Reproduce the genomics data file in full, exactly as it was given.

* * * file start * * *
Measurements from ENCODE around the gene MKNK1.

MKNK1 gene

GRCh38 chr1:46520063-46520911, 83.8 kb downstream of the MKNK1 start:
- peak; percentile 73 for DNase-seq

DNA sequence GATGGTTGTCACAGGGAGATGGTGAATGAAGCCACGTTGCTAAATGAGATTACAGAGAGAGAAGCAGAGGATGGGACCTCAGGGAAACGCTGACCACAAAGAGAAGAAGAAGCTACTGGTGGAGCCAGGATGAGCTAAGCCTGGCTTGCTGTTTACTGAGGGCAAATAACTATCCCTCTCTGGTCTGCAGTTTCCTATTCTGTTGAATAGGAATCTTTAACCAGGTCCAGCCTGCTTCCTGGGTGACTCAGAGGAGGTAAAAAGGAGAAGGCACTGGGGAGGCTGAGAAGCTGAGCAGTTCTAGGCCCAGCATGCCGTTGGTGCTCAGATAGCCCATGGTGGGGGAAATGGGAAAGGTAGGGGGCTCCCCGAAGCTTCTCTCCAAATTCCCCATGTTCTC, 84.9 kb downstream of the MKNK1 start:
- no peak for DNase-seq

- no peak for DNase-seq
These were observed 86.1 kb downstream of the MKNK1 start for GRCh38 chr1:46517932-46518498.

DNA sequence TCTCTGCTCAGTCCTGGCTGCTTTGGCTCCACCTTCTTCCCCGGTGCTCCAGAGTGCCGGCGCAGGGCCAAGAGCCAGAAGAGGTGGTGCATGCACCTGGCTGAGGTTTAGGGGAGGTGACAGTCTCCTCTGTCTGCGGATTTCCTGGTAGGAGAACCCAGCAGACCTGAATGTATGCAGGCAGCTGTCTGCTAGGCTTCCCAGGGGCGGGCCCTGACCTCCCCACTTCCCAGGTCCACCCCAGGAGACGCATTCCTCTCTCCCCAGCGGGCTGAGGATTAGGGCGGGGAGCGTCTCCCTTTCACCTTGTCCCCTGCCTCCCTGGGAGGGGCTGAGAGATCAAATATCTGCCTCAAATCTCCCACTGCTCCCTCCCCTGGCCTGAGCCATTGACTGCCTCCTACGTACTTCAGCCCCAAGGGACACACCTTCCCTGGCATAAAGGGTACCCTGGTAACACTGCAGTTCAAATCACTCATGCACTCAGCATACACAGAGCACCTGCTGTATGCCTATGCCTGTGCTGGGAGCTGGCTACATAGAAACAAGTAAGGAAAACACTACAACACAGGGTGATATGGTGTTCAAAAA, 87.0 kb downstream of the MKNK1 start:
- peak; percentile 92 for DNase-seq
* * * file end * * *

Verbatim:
Measurements from ENCODE around the gene MKNK1.

MKNK1 gene

GRCh38 chr1:46520063-46520911, 83.8 kb downstream of the MKNK1 start:
- peak; percentile 73 for DNase-seq

DNA sequence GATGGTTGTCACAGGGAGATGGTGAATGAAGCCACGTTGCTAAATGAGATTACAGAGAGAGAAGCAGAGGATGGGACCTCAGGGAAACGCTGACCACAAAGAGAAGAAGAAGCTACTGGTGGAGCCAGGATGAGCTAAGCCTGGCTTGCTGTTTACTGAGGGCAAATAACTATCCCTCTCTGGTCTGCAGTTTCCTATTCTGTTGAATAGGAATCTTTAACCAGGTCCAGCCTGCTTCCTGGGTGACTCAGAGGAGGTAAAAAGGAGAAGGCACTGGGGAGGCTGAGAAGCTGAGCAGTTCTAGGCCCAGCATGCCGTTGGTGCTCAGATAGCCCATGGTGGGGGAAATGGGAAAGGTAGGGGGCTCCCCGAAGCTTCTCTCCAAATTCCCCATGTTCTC, 84.9 kb downstream of the MKNK1 start:
- no peak for DNase-seq

- no peak for DNase-seq
These were observed 86.1 kb downstream of the MKNK1 start for GRCh38 chr1:46517932-46518498.

DNA sequence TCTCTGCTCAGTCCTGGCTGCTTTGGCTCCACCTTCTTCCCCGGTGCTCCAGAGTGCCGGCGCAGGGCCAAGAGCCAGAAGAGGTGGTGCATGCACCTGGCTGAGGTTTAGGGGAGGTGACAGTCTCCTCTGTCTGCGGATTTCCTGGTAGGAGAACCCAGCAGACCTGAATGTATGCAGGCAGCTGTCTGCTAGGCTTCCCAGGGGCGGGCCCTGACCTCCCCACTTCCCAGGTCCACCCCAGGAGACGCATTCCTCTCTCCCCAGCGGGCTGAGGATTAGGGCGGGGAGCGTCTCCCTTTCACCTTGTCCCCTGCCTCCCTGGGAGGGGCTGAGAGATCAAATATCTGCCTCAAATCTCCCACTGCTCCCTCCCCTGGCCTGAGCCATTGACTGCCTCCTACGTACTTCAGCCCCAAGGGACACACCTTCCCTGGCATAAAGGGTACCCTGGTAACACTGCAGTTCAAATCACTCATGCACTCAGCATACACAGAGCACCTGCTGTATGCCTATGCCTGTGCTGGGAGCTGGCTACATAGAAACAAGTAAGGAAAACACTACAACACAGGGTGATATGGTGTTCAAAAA, 87.0 kb downstream of the MKNK1 start:
- peak; percentile 92 for DNase-seq